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“Tube heads” float benefits charity fund


Many people float down the Delaware in colorful tubes on hot days, sipping icy drinks and forgetting their weekly worries. But every summer, a group of tubers hits the river for much more than a relaxing trip.
This Saturday, members of the Joel A. Gingras Jr. Memorial Foundation (JAG Fund) will host their annual Tube Float. Started for fun in 1983, the event now raises money for brain tumor research in honor of the foundation’s namesake, Joel Gingras, Jr., who was diagnosed with a rare, benign tumor in 1988.
The Gingras family used that year’s tube float to raise money for Joel’s rehabilitation; tragically, he died that October at age 27, due to post-surgery complications. Joel’s brother, Christian Gingras, believes the float helped keep his family together.
“It helped our parents, family and friends stay close,” he said. “I have friends that come to the tube float to this day, 33 years later, and Joel’s friends still come too. Through life and kids and jobs they all still come.”
As the vice president of the JAG Fund, Gingras is most proud of this part of the event – the bond that each of the tubers (“tube heads”) shares, and the new connections forged over the river’s rolling waters.
With the help of Bucks County River Country, the tube heads start north of Tinicum and drift down the river in interconnected tubes like an inflatable spiderweb. Tubers latch onto the central “river barge,” the foundation’s floating hub, which dishes out food and beverages and provides musical accompaniment to their Delaware meander.
Before landing in Point Pleasant, the tube heads stop for hot dogs and hamburgers on an island and toast to Joel’s life and memory.
Although the tube float might be fun, Gingras’ favorite part of the event is the impact it and the foundation have each year.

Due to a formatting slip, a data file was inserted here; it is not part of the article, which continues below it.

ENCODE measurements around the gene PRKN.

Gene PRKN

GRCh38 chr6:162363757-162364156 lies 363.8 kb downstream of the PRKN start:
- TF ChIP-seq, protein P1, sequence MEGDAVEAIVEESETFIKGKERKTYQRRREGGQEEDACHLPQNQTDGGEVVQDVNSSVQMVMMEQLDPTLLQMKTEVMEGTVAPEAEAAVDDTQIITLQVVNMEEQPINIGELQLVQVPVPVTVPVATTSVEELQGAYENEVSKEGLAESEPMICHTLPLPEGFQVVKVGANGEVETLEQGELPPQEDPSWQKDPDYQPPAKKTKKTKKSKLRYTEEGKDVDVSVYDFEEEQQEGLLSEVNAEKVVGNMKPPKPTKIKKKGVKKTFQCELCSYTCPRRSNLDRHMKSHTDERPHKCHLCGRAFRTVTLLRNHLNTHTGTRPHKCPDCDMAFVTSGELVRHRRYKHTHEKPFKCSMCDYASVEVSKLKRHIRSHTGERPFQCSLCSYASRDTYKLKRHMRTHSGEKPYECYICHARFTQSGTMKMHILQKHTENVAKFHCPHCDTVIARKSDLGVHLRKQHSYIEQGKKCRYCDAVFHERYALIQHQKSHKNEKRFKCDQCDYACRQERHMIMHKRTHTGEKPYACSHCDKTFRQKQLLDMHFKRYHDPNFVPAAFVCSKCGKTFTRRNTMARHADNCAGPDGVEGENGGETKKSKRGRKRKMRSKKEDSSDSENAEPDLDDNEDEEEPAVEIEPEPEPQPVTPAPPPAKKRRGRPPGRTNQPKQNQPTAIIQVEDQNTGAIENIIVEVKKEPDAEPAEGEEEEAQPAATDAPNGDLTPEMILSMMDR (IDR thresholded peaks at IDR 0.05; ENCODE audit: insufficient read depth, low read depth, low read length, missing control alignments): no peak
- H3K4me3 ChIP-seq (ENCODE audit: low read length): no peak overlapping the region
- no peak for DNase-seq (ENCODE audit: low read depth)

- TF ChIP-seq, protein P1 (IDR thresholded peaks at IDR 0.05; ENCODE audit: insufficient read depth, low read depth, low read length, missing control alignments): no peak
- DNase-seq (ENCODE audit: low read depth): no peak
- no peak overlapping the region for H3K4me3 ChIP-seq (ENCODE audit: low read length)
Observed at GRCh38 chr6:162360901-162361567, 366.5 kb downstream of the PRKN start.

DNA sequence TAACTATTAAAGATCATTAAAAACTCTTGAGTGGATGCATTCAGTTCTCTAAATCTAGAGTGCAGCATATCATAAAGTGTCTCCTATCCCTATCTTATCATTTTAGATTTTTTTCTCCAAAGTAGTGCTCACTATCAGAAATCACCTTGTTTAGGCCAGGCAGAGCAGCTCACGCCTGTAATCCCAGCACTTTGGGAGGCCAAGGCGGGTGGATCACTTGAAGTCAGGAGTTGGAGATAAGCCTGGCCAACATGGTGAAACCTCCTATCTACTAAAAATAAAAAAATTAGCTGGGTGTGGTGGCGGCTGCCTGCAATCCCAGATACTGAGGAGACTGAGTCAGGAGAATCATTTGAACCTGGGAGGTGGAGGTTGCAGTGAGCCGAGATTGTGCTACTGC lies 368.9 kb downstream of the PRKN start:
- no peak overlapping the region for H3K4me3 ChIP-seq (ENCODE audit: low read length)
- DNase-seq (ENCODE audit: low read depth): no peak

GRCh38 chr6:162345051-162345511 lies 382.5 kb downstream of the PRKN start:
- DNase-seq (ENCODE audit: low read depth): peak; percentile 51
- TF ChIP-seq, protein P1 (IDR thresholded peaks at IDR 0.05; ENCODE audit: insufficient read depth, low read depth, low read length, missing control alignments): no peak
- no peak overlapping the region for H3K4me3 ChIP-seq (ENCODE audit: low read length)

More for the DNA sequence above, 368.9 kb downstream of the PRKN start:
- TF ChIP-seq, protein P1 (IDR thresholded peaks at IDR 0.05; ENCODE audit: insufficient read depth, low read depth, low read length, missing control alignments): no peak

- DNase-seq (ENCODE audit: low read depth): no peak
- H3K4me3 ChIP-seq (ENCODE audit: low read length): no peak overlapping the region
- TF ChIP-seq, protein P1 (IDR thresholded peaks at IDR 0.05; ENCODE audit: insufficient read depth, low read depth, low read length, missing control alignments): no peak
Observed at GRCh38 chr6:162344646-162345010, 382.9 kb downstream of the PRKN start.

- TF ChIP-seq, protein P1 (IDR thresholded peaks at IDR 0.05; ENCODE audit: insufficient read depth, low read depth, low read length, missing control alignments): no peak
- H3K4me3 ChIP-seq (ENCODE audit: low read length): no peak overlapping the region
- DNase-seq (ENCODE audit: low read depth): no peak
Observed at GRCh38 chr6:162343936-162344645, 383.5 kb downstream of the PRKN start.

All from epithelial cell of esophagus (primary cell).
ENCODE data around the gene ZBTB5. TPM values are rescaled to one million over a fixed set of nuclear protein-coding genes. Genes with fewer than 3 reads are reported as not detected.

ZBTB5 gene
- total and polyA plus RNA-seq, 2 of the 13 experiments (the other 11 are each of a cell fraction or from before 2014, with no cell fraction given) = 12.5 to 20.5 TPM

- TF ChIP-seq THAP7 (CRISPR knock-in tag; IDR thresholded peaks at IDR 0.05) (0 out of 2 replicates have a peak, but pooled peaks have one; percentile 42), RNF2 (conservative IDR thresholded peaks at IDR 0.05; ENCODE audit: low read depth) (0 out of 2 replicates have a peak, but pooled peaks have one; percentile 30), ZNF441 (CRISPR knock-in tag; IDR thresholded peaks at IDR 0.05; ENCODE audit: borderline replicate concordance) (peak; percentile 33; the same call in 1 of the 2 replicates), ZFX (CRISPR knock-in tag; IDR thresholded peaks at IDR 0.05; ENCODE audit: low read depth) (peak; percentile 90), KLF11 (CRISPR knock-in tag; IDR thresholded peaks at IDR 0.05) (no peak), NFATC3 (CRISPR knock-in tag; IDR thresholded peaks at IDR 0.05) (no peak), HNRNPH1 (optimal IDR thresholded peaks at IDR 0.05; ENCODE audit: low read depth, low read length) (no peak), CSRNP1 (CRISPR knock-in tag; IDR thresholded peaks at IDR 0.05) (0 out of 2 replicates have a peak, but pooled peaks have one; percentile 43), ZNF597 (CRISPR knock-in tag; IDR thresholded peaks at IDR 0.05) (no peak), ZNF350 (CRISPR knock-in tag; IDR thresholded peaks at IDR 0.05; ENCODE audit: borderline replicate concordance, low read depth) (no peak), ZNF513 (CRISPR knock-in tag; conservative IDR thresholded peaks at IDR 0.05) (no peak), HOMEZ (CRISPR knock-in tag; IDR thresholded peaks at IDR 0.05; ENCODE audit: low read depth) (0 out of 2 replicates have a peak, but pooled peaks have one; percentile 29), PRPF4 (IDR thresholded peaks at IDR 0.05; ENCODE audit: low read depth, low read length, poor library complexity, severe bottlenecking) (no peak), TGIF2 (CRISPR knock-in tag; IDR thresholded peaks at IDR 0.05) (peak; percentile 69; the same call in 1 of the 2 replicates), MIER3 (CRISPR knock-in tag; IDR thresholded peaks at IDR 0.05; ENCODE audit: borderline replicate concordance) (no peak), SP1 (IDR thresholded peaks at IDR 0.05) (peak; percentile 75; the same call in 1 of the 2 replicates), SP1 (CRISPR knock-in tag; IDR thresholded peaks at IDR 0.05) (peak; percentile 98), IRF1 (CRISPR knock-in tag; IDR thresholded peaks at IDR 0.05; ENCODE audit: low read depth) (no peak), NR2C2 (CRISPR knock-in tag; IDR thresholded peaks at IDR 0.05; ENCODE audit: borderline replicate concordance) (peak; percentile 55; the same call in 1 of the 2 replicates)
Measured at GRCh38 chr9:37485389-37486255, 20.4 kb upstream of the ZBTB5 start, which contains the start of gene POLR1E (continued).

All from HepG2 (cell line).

Since its founding in 1989, the JAG Fund has raised over $2.2 million for the American Brain Tumor Association (ABTA), including $150,000 in 2020. Through a pledge program started in 1995, each tube head solicits money on individual sheets, asking family, friends and neighbors to donate.

“People easily raise $1,500 each, and our top raisers can bring in more than $5,000,” said Gingras. “We max out at around 80 tubers and are sold out completely for this year. We have a good time and tubers know that their money is making an impact, as 100% goes to the ABTA. And in the past 10 years, side fundraisers run by family and friends have also been huge for us.”
To celebrate this fundraising and outreach, the ABTA established the Joel A. Gingras, Jr. Research Fellowship in 1995. To date, they’ve awarded 33 fellowships to doctors around the country. However, according to Gingras, the JAG Fund’s impact goes beyond money.
“The foundation is a source of information for people. We get seven or eight calls per year from people with family members with tumors, and we can refer them directly to doctors and hospitals. It feels good to make connections for people and to give advice.”
One such connection is with the University of Pennsylvania and Dr. Steven Brem, chief of neurosurgical oncology at Penn Medicine and co-director at the Penn Brain Tumor Center. Brem is a past recipient of the Joel A. Gingras, Jr. Award, which is given annually by the ABTA to an individual, organization or group that has a major impact on finding a cure for brain tumors.
After 32 years of dedication and fundraising with the JAG Fund, Gingras reflected on this mission and his brother’s death. “He was the classic big brother – a lot older, I looked up to him. Joel was diagnosed when I was 13 years old, and it was scary. I can’t imagine what my parents were going through.
“But I think – through all the work of the foundation and donors and the ABTA – if Joel was diagnosed today, he would have lived.”
Donations to the JAG Fund can be made at

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